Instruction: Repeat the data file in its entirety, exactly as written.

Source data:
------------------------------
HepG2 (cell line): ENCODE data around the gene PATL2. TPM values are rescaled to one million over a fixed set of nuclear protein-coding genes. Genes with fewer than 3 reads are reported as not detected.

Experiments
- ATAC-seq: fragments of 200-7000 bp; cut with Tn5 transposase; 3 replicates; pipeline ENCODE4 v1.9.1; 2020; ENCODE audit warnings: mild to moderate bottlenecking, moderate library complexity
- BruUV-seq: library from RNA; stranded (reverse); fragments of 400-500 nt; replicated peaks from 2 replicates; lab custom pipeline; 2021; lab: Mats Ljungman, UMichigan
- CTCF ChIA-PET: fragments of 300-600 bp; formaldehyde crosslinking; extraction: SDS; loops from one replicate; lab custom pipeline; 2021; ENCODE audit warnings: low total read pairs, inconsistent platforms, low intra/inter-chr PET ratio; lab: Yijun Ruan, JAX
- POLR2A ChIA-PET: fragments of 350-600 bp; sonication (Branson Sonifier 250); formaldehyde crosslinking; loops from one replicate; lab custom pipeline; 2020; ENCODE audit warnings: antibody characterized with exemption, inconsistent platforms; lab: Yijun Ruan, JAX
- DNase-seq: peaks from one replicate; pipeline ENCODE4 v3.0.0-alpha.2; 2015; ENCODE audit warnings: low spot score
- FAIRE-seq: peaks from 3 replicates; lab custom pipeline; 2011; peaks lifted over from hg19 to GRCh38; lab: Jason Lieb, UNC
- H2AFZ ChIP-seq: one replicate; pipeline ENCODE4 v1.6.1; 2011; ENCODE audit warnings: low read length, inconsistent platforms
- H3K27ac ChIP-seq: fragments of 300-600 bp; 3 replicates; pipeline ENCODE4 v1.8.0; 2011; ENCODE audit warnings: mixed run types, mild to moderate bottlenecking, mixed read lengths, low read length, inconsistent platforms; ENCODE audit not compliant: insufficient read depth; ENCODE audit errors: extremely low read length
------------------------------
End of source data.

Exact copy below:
HepG2 (cell line): ENCODE data around the gene PATL2. TPM values are rescaled to one million over a fixed set of nuclear protein-coding genes. Genes with fewer than 3 reads are reported as not detected.

Experiments
- ATAC-seq: fragments of 200-7000 bp; cut with Tn5 transposase; 3 replicates; pipeline ENCODE4 v1.9.1; 2020; ENCODE audit warnings: mild to moderate bottlenecking, moderate library complexity
- BruUV-seq: library from RNA; stranded (reverse); fragments of 400-500 nt; replicated peaks from 2 replicates; lab custom pipeline; 2021; lab: Mats Ljungman, UMichigan
- CTCF ChIA-PET: fragments of 300-600 bp; formaldehyde crosslinking; extraction: SDS; loops from one replicate; lab custom pipeline; 2021; ENCODE audit warnings: low total read pairs, inconsistent platforms, low intra/inter-chr PET ratio; lab: Yijun Ruan, JAX
- POLR2A ChIA-PET: fragments of 350-600 bp; sonication (Branson Sonifier 250); formaldehyde crosslinking; loops from one replicate; lab custom pipeline; 2020; ENCODE audit warnings: antibody characterized with exemption, inconsistent platforms; lab: Yijun Ruan, JAX
- DNase-seq: peaks from one replicate; pipeline ENCODE4 v3.0.0-alpha.2; 2015; ENCODE audit warnings: low spot score
- FAIRE-seq: peaks from 3 replicates; lab custom pipeline; 2011; peaks lifted over from hg19 to GRCh38; lab: Jason Lieb, UNC
- H2AFZ ChIP-seq: one replicate; pipeline ENCODE4 v1.6.1; 2011; ENCODE audit warnings: low read length, inconsistent platforms
- H3K27ac ChIP-seq: fragments of 300-600 bp; 3 replicates; pipeline ENCODE4 v1.8.0; 2011; ENCODE audit warnings: mixed run types, mild to moderate bottlenecking, mixed read lengths, low read length, inconsistent platforms; ENCODE audit not compliant: insufficient read depth; ENCODE audit errors: extremely low read length